21 September 2022

New hope for patients in the bush

Virtual/Remote Care

Decades of waiting for?access to treatment for inflammatory skin conditions may soon be over for rural and remote Australians.? 

After successfully netting Flexible Approach to Training in Expanded Settings funding earlier this Ruyear, the Australasian College of Dermatologists might just have another winning shot lined up.?? 

ACD president Dr Clare Tait, along with college CEO Dr Haley Bennett, recently spoke with Assistant Minister for Rural Health Emma McBride, who was “very receptive and engaged” in considering novel solutions to bridge the rural-metro health gap.?? 

The minister was particularly interested in the potential of store-and-forward teledermatology, which is not currently MBS-supported.?? 

Store-and-forward, as opposed to a regular videoconference with a patient, is an approach to telehealth whereby a patient’s GP sends through a detailed history and high-quality digital images to the dermatologist.? 

The dermatologist can then access and review the images at a time convenient to them.?? 

“It’s often a much more efficient way of patients accessing care because it doesn’t require the specialist in one area and the GP [and patient] in another area to be linked by time,” Dr Tait told Wild Health.?? 

“Then the specialist can contact the GP directly with advice.”?? 

The group which would arguably benefit the most from MBS-funded store-and-forward are rural and remote Australians, who are notoriously underserved.?? 

In some areas of Queensland, for instance, patients have gone without treatment for inflammatory skin diseases for up to 30 years.?? 

According to the college’s Australian Dermatologist Workforce Snapshot 2021, there are only six rural dermatologists in the whole country, and another 28 who work in regional areas.??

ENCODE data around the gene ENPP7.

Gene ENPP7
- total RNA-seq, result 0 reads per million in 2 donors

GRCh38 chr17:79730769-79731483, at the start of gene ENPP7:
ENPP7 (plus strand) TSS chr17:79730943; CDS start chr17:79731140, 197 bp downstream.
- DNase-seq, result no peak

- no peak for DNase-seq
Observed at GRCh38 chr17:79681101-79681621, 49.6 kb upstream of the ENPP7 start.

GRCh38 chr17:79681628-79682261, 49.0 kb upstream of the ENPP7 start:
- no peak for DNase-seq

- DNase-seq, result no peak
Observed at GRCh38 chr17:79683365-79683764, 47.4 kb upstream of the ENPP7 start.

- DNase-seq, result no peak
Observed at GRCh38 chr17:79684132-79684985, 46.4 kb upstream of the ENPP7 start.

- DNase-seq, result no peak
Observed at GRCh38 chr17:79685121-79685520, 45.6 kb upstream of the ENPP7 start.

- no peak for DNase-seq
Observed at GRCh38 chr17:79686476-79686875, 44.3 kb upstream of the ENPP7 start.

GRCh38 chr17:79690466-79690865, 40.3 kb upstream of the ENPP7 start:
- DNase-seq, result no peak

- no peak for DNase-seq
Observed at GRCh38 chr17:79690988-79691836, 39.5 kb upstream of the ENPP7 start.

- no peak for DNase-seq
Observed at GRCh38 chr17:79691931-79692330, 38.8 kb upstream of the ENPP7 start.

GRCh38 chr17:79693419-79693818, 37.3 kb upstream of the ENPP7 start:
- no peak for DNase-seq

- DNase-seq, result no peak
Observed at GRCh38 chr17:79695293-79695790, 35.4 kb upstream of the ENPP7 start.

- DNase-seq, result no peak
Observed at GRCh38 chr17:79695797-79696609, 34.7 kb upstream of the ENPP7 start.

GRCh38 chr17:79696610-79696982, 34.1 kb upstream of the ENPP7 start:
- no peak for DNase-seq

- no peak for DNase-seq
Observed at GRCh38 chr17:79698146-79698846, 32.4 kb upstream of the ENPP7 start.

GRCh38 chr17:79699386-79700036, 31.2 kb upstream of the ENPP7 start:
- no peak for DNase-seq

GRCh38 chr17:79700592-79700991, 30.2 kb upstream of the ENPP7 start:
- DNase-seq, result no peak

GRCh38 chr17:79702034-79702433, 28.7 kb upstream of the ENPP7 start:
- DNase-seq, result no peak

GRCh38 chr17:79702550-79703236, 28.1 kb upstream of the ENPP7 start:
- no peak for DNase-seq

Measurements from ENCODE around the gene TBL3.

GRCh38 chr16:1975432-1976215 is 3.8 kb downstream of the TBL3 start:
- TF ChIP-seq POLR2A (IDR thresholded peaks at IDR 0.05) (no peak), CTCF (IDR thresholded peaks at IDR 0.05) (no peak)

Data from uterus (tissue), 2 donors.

“There’s a very significant need for skin cancer care right across Australia, but… those who are living in regional and remote and rural areas may well be more likely to have outdoor occupations and may well have increased risk of skin cancer,” Dr Tait said.?? 

It’s also known that outcomes of skin cancer care are worse for patients in those areas.? 

Another advantage of store-and-forward, according to Dr Tate, is keeping the patient’s GP in the loop.?? 

“This is really important because we know how vital good, accessible primary healthcare is for patients,” she said.??? 

“It’s also an education opportunity – by being involved with this quite immediate feedback from a specialist, we hope that it’s a valuable learning opportunity for the primary care doctor as well.”?? 

If ACD were to successfully lobby for store-and-forward to be included in the MBS, it would be the cherry on top of a rather successful year.? 

In March, the college secured FATES funding for two projects; of the eight specialist colleges which received funding, ACD was the only one to get two projects approved.?? 

Around $600,000 will go toward a supervisory rotational system for the Northern Territory’s single dermatology resident.?? 

“It is very exciting for us to be able to support and help him deliver a service not only to Darwin, but to the wider Northern Territory areas, some of which have great difficulty in accessing dermatological care,” Dr Tait said.?? 

The second project was allotted $455,000 in funding to establish an “innovative and collaborative model of hybrid supervision” for dermatology trainees in Townsville.?? 

For this, the college has partnered with the Melanoma Institute of Australia in Sydney.?? 

“This is a very exciting area for us because it’s thinking about delivering care in an innovative way that helps to reduce the disadvantage that rural patients have,” said Dr Tait.?? 

The running theme of the college’s focus here appears to be delivering care to rural patients without the need for travel.?? 

“The care is coming to them, rather than them having to travel to major metropolitan centres to access care, with all the disadvantage that that causes,” the ACD president said.??